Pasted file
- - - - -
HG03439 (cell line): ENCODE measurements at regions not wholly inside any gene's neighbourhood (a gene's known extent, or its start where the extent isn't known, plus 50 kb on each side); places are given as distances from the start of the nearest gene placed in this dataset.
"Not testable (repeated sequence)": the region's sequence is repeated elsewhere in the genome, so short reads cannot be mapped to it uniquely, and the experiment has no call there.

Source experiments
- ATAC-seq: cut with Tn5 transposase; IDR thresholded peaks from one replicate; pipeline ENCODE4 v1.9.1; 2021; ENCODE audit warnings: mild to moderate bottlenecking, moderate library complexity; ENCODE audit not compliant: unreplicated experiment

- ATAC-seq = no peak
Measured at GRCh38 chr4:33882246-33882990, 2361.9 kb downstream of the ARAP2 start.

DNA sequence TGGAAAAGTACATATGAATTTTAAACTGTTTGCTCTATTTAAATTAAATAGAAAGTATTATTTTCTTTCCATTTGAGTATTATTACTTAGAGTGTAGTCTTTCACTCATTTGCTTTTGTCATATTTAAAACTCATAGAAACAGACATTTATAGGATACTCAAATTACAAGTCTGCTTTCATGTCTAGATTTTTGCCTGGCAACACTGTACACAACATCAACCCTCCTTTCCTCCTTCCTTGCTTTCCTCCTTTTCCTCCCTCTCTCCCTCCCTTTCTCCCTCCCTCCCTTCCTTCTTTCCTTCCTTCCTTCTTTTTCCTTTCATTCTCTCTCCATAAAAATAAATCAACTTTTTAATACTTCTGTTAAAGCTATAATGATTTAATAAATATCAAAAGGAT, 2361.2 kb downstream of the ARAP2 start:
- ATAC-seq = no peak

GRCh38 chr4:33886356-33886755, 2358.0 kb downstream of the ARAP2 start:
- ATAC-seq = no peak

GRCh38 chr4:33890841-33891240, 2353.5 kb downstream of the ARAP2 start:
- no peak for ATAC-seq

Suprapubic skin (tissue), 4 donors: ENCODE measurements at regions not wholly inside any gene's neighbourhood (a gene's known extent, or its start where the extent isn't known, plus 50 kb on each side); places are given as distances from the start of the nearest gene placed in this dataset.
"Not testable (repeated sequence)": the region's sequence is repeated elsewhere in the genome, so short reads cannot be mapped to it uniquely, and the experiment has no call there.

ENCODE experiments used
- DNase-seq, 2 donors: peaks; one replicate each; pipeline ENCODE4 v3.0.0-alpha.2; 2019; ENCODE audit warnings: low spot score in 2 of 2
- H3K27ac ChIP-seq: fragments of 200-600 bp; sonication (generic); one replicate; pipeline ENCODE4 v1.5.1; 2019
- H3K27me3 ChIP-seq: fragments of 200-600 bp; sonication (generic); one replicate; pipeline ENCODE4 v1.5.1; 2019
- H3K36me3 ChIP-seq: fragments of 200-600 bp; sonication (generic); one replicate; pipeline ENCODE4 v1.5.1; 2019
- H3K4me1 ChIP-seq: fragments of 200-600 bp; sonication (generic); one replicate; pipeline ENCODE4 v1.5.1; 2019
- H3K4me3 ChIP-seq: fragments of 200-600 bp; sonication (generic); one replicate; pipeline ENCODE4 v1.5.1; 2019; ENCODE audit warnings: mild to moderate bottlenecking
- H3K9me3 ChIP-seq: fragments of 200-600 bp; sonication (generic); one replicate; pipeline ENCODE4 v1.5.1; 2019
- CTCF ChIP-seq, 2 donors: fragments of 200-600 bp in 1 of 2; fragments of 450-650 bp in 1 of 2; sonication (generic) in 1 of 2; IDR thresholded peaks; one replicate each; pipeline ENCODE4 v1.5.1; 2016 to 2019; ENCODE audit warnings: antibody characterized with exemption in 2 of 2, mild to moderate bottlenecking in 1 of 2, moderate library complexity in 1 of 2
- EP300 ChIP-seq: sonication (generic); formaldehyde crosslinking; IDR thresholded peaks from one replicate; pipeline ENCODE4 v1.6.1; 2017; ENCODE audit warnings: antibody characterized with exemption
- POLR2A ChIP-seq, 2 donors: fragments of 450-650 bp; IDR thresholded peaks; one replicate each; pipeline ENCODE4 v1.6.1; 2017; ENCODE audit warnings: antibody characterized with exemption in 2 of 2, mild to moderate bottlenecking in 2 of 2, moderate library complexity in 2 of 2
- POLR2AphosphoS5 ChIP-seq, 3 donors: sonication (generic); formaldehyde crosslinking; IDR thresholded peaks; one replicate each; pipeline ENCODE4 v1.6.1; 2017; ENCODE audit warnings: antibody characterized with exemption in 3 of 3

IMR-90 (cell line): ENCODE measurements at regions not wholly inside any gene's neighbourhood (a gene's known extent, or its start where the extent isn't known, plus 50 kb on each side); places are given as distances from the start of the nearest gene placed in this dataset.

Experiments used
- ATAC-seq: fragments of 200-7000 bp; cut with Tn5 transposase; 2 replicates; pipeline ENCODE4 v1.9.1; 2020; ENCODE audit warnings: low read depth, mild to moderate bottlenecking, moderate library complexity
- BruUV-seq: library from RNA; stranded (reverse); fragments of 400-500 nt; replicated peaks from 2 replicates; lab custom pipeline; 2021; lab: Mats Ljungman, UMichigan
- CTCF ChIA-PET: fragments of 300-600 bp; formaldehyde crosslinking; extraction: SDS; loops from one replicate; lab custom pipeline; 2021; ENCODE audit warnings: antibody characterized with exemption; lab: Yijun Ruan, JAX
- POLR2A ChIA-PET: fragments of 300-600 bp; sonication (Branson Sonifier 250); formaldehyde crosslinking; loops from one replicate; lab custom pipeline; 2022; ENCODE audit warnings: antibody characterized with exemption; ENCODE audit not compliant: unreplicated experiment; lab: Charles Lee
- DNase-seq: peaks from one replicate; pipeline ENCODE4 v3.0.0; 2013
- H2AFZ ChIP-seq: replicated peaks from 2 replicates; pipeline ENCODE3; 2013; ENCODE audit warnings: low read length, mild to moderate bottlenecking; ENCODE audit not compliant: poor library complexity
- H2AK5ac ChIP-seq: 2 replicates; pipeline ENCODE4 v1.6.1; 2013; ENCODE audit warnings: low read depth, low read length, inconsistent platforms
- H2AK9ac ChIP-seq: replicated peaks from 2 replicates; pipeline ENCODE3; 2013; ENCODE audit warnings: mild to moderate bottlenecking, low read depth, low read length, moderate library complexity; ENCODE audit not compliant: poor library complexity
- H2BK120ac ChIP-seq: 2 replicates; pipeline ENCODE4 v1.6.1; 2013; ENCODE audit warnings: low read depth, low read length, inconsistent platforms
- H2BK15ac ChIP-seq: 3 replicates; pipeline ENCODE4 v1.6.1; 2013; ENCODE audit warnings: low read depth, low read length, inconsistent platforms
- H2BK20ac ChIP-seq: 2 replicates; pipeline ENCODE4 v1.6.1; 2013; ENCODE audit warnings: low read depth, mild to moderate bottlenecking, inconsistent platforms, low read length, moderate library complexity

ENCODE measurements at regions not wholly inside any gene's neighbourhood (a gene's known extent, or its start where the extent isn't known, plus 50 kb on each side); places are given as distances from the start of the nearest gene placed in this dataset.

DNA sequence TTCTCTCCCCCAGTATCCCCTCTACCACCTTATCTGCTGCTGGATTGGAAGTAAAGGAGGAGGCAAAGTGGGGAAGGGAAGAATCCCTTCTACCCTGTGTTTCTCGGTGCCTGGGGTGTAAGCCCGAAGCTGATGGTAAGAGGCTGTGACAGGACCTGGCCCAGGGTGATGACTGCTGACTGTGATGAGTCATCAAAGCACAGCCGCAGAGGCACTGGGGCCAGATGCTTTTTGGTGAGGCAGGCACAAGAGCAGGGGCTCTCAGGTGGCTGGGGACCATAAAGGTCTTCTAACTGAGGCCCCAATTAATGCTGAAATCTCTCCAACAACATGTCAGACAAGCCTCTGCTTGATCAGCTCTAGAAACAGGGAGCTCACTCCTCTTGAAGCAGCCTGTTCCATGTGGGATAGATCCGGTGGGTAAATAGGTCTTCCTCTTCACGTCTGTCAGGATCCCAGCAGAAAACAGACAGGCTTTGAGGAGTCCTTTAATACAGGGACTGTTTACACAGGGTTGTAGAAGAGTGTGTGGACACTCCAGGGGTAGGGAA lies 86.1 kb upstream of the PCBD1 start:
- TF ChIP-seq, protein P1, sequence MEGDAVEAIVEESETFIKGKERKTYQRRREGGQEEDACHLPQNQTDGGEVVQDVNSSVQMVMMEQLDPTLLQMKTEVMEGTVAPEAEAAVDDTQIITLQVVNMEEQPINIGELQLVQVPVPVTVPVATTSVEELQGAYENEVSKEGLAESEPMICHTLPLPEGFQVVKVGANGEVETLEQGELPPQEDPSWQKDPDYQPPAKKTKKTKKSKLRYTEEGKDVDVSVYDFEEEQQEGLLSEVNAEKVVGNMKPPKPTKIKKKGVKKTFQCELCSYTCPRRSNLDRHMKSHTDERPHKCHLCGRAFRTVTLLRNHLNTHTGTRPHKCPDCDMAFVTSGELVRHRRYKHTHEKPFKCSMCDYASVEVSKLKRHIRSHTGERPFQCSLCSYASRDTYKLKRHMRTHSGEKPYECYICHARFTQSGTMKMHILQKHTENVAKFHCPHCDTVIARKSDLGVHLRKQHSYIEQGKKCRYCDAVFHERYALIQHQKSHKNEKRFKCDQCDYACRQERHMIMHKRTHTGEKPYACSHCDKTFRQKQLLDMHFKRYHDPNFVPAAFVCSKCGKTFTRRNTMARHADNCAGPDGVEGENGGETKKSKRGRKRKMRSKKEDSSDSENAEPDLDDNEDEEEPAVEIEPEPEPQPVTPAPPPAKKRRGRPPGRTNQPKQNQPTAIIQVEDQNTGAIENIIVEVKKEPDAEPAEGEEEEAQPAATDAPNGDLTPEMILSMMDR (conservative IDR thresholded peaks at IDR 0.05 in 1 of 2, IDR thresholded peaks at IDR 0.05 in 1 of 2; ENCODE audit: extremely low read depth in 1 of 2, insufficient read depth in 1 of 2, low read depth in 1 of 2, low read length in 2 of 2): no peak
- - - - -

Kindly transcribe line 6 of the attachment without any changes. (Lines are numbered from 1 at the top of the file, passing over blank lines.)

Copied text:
Measured at GRCh38 chr4:33882246-33882990, 2361.9 kb downstream of the ARAP2 start.